English   español  
Please use this identifier to cite or link to this item: http://hdl.handle.net/10261/142690
Share/Impact:
Statistics
logo share SHARE logo core CORE   Add this article to your Mendeley library MendeleyBASE

Visualizar otros formatos: MARC | Dublin Core | RDF | ORE | MODS | METS | DIDL
Exportar a otros formatos:

Title

Intestinal dysbiosis associated with systemic lupus erythematosus

AuthorsHevia, Arancha ; Arboleya, Silvia ; Gueimonde Fernández, Miguel ; Sánchez García, Borja ; Margolles Barros, Abelardo
Issue Date30-Sep-2014
PublisherAmerican Society for Microbiology
CitationmBio 5(5): e01548-14 (2014)
AbstractSystemic lupus erythematosus (SLE) is the prototypical systemic autoimmune disease in humans and is characterized by the presence of hyperactive immune cells and aberrant antibody responses to nuclear and cytoplasmic antigens, including characteristic anti–double-stranded DNA antibodies. We performed a cross-sectional study in order to determine if an SLE-associated gut dysbiosis exists in patients without active disease. A group of 20 SLE patients in remission, for which there was strict inclusion and exclusion criteria, was recruited, and we used an optimized Ion Torrent 16S rRNA gene-based analysis protocol to decipher the fecal microbial profiles of these patients and compare them with those of 20 age- and sex-matched healthy control subjects. We found diversity to be comparable based on Shannon’s index. However, we saw a significantly lower Firmicutes/Bacteroidetes ratio in SLE individuals (median ratio, 1.97) than in healthy subjects (median ratio, 4.86; P < 0.002). A lower Firmicutes/Bacteroidetes ratio in SLE individuals was corroborated by quantitative PCR analysis. Notably, a decrease of some Firmicutes families was also detected. This dysbiosis is reflected, based on in silico functional inference, in an overrepresentation of oxidative phosphorylation and glycan utilization pathways in SLE patient microbiota. IMPORTANCE: Growing evidence suggests that the gut microbiota might impact symptoms and progression of some autoimmune diseases. However, how and why this microbial community influences SLE remains to be elucidated. This is the first report describing an SLE-associated intestinal dysbiosis, and it contributes to the understanding of the interplay between the intestinal microbiota and the host in autoimmune disorders. © 2014 Hevia et al.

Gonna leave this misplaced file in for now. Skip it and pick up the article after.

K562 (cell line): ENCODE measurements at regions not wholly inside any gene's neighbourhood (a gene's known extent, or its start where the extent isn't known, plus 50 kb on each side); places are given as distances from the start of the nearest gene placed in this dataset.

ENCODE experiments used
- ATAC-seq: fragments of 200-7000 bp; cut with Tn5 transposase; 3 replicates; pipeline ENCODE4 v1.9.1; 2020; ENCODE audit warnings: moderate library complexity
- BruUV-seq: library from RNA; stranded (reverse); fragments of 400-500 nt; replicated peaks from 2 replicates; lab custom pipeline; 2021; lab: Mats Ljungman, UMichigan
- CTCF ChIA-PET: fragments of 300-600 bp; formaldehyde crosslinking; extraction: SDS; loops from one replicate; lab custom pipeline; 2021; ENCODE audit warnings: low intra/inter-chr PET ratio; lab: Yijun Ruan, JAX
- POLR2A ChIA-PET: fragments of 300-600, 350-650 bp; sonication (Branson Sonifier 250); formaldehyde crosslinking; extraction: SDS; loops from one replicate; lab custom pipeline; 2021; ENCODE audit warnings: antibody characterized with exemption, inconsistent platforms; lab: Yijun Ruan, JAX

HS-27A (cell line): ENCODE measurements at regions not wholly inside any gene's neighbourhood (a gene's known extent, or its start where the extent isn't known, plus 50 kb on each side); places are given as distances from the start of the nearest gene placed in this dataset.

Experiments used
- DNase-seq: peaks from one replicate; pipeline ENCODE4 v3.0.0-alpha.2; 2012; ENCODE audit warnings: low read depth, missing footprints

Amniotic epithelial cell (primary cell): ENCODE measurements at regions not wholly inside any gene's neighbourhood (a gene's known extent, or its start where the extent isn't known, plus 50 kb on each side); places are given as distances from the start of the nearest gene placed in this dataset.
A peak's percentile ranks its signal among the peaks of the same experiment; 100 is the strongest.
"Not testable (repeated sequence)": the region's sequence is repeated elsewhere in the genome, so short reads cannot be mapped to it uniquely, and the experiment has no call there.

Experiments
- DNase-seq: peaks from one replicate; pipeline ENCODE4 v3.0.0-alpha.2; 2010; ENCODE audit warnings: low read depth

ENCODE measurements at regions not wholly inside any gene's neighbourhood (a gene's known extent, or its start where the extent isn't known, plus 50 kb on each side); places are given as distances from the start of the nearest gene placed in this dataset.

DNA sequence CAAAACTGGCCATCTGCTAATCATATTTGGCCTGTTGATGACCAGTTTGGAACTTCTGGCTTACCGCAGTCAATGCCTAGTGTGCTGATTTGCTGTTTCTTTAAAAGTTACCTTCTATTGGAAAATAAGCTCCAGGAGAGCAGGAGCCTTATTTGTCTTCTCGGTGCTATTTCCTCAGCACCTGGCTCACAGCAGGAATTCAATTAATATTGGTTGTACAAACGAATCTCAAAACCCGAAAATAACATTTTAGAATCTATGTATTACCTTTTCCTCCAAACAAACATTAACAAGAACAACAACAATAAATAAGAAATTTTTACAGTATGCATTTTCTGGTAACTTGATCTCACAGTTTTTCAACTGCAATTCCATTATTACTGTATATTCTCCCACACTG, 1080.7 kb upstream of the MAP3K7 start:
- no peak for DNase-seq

Publisher version (URL)https://doi.org/10.1128/mBio.01548-14
URIhttp://hdl.handle.net/10261/142690
DOI10.1128/mBio.01548-14
Identifiersissn: 2150-7511
Appears in Collections:(IPLA) Artículos
Files in This Item:
File Description SizeFormat 
Intestinal Dysbiosis-Hevia-.pdf1,3 MBAdobe PDFThumbnail
View/Open
Show full item record
Review this work
 

Related articles:


WARNING: Items in Digital.CSIC are protected by copyright, with all rights reserved, unless otherwise indicated.